Retail App Users Are Best Brick-And-Mortar Customers

As most evolved brands with a range of mobile presence already know, branded apps are best suited for your loyal core customer. The mobile Web is usually better able to spread a wider net via search and social to acquire newer users. And perhaps it is not surprising, but still worth mentioning, that branded app users also are heavy users of that retailer's brick-and-mortar venues.

Mobile commerce platform Digby just issued its year-end analysis of holiday shopping patterns both on devices and in the physical realm. The company found that shoppers who had retail apps on their smartphones were more active regular shoppers even in a down season for physical retail. Digby measured a 29.6% increase this year in total visits during the holiday season than the year before. Digby's Localpoint analytics tools allows retailers to analyze its users' behaviors over time, including store visits, revisits, and time spent in store.



Digby says the numbers suggest people with retail apps actually evidence different shopping behaviors. “They’re likely to be much more active during the holiday than non app-holding shoppers,” says CEO David Sikora in the company announcement. “Retailers have a significant opportunity here to positively impact their most loyal shoppers' in-store experiences. These are the shoppers on which retailers should focus.”

Well, yeah -- I think we sort of knew that. But okay -- going further, however, we start to see exactly ow much of a loyalty marker having a retailer's apps on one's phone is. And like a number of other location-aware surveys, Digby does give us some interesting insight into physical behaviors. They find that 47% of the sample with retailer apps returned to the same retailer two or more times during the holiday.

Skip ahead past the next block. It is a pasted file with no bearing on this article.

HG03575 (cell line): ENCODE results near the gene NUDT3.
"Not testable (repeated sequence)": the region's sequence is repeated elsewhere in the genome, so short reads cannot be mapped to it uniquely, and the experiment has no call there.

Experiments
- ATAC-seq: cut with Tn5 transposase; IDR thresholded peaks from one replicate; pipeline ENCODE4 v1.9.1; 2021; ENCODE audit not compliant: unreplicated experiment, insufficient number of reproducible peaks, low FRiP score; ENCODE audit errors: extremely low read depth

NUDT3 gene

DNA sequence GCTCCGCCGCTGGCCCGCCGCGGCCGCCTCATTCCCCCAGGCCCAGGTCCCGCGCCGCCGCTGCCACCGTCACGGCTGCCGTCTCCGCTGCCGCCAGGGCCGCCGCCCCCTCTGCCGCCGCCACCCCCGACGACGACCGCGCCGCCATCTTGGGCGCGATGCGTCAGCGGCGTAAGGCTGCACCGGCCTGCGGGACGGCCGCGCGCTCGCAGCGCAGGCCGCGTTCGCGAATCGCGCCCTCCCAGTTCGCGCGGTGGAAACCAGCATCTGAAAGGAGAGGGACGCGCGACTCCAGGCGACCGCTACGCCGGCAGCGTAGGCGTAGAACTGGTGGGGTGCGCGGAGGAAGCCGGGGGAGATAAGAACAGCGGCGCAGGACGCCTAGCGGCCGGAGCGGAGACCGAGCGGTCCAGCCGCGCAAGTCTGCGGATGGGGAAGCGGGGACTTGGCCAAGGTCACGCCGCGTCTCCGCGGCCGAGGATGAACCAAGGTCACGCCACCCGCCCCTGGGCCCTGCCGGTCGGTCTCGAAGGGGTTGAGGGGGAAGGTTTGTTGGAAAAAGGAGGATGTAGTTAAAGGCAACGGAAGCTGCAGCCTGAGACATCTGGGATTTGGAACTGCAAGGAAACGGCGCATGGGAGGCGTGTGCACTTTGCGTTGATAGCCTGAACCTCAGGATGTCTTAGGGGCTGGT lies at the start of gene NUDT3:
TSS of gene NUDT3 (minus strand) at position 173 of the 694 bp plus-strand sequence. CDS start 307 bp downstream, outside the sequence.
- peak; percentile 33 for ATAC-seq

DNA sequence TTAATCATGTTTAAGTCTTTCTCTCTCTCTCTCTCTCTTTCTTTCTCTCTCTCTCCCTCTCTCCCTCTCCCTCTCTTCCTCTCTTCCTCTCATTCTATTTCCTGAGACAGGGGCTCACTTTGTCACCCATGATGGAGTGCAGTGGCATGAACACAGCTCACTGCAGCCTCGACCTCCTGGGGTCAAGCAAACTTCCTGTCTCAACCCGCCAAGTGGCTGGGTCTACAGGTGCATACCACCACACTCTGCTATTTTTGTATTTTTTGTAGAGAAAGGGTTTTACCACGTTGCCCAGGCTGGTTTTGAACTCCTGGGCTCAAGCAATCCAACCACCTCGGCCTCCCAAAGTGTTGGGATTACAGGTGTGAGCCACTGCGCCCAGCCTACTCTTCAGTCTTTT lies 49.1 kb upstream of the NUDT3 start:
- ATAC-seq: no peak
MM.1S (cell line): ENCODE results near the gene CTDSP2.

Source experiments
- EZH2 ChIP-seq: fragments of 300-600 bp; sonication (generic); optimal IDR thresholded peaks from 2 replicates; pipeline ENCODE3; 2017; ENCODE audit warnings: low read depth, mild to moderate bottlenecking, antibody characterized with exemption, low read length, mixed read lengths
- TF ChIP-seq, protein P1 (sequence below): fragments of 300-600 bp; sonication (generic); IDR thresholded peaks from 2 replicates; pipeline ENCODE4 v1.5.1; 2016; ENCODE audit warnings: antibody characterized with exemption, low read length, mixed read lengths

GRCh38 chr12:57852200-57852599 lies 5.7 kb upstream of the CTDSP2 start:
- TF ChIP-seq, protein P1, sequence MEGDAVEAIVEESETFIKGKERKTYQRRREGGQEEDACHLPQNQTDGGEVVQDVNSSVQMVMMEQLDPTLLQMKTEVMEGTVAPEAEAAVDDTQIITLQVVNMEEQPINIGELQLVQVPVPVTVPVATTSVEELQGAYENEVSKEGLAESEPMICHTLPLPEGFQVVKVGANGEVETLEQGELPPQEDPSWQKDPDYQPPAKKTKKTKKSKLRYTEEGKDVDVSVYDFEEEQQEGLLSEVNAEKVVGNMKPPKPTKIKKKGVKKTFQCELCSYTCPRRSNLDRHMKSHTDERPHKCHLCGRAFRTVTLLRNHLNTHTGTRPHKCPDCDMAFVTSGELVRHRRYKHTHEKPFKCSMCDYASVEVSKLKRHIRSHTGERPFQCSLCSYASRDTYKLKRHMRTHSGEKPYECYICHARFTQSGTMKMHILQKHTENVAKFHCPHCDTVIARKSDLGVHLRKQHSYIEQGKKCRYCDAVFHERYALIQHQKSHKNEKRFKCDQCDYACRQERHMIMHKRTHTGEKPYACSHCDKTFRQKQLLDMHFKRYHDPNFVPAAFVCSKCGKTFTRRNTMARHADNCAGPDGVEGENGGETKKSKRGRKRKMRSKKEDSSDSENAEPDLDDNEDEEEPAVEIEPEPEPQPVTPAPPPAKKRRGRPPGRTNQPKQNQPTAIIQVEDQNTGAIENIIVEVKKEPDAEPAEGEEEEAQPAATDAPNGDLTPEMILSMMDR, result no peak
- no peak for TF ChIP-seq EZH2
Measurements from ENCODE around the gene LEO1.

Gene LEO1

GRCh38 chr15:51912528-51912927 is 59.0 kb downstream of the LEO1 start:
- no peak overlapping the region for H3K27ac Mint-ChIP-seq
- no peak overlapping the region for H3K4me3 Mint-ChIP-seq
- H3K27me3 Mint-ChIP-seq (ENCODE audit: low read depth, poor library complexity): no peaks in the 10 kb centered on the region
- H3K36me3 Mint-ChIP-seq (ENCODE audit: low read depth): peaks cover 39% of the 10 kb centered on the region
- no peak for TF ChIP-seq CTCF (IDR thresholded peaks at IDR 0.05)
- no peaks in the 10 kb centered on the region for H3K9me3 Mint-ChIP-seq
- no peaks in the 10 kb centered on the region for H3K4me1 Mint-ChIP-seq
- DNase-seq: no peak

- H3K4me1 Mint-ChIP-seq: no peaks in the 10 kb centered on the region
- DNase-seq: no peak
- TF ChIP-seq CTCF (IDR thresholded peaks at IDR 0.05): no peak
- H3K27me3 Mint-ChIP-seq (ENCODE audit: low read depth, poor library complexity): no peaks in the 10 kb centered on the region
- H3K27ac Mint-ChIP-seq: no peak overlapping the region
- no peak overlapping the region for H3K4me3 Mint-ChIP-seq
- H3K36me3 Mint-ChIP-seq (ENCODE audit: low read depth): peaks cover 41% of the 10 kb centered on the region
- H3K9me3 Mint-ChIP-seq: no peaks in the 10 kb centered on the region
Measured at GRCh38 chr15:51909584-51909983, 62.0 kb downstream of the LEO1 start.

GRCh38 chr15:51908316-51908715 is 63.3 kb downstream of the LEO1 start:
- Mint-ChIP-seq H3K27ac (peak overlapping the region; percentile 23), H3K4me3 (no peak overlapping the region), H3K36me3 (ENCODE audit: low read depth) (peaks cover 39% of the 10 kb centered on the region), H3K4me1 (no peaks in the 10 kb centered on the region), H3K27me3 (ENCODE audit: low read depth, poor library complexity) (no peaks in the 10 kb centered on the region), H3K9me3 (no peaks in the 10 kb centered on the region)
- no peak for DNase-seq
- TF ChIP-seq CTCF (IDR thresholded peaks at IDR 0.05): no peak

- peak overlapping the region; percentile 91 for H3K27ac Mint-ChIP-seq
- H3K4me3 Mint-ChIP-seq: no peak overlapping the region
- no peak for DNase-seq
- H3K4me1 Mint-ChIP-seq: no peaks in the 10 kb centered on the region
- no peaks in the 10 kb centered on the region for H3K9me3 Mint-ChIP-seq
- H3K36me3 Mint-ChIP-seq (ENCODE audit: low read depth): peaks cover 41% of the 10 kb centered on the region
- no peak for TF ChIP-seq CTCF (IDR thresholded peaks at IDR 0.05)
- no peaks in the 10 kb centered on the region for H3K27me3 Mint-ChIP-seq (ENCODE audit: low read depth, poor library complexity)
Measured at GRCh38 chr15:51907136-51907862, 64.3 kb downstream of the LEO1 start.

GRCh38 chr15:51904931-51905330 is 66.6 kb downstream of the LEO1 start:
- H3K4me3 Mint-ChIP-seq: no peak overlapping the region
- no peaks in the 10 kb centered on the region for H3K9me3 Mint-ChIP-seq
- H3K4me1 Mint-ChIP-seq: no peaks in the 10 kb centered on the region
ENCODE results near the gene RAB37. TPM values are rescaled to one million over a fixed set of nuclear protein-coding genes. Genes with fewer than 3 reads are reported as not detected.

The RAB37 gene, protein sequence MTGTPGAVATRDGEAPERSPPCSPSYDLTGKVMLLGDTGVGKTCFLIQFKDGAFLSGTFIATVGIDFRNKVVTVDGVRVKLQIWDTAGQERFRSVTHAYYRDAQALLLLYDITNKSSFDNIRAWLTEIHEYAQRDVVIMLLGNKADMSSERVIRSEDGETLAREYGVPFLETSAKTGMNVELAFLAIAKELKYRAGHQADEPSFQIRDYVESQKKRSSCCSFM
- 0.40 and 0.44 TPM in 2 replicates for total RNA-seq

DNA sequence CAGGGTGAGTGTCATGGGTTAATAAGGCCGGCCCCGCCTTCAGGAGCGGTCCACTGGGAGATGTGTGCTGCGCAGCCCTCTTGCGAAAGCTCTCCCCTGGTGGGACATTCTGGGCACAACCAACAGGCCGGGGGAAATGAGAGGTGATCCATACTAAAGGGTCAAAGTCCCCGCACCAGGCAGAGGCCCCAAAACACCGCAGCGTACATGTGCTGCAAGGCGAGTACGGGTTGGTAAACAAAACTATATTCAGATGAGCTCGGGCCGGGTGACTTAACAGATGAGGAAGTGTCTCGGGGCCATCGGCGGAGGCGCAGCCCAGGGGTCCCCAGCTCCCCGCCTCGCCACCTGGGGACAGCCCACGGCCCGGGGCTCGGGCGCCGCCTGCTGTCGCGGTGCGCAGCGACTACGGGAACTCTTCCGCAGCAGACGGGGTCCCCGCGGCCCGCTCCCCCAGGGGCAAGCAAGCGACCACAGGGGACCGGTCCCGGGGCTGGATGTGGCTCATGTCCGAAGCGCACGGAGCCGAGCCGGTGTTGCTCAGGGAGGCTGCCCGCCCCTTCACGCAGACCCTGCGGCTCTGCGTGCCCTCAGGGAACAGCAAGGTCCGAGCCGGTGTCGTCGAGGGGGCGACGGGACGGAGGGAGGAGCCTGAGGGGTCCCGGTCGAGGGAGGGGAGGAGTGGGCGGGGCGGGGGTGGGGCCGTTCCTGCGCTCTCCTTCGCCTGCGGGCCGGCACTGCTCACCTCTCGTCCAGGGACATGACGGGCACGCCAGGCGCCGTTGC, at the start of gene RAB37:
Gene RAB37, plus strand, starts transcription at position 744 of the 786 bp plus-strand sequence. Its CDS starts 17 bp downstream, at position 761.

These folks are also pretty diligent in their store visits. Only 2% of those measured were making quick trips of under 30 minutes. The overwhelming majority (94%) stayed in-store for half an hour to an hour.

That last number also suggests that retailers have a lot of time to capture the user's attention to engage them in a mobile screen. As we move away from the simplistic fear that mobile phones are an enemy of the retail experience, merchants can begin to contemplate how devices help get a shopper into the brand’s digital loop. The so-called omnichannel approach has to take every opportunity to communicate to the shopper the full range of online and offline resources that the store makes available. Giving a shopper something cool to do with their phone when in the store is an opportunity to introduce them to your digital experience. 

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